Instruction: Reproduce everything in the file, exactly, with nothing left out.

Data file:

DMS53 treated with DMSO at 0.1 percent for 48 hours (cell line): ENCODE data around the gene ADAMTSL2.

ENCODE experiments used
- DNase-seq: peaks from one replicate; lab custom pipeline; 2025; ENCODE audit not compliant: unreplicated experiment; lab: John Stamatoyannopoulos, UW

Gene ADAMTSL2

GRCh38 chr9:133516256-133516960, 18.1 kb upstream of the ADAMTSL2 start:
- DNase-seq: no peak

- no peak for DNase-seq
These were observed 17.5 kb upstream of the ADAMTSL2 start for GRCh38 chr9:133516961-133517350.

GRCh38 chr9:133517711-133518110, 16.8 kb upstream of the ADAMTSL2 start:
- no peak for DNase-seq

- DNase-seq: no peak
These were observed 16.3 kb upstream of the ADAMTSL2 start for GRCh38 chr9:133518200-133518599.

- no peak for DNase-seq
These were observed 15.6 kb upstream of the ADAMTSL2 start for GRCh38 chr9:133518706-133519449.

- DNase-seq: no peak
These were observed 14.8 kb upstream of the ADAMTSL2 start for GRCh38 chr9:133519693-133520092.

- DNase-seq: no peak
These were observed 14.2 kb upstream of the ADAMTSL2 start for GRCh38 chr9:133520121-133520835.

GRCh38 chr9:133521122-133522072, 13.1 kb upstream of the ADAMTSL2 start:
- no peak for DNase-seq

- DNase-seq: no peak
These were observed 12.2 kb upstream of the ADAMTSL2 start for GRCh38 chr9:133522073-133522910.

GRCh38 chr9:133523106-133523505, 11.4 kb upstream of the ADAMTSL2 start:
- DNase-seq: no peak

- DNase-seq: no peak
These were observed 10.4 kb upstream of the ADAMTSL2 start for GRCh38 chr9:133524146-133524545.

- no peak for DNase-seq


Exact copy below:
DMS53 treated with DMSO at 0.1 percent for 48 hours (cell line): ENCODE data around the gene ADAMTSL2.

ENCODE experiments used
- DNase-seq: peaks from one replicate; lab custom pipeline; 2025; ENCODE audit not compliant: unreplicated experiment; lab: John Stamatoyannopoulos, UW

Gene ADAMTSL2

GRCh38 chr9:133516256-133516960, 18.1 kb upstream of the ADAMTSL2 start:
- DNase-seq: no peak

- no peak for DNase-seq
These were observed 17.5 kb upstream of the ADAMTSL2 start for GRCh38 chr9:133516961-133517350.

GRCh38 chr9:133517711-133518110, 16.8 kb upstream of the ADAMTSL2 start:
- no peak for DNase-seq

- DNase-seq: no peak
These were observed 16.3 kb upstream of the ADAMTSL2 start for GRCh38 chr9:133518200-133518599.

- no peak for DNase-seq
These were observed 15.6 kb upstream of the ADAMTSL2 start for GRCh38 chr9:133518706-133519449.

- DNase-seq: no peak
These were observed 14.8 kb upstream of the ADAMTSL2 start for GRCh38 chr9:133519693-133520092.

- DNase-seq: no peak
These were observed 14.2 kb upstream of the ADAMTSL2 start for GRCh38 chr9:133520121-133520835.

GRCh38 chr9:133521122-133522072, 13.1 kb upstream of the ADAMTSL2 start:
- no peak for DNase-seq

- DNase-seq: no peak
These were observed 12.2 kb upstream of the ADAMTSL2 start for GRCh38 chr9:133522073-133522910.

GRCh38 chr9:133523106-133523505, 11.4 kb upstream of the ADAMTSL2 start:
- DNase-seq: no peak

- DNase-seq: no peak
These were observed 10.4 kb upstream of the ADAMTSL2 start for GRCh38 chr9:133524146-133524545.

- no peak for DNase-seq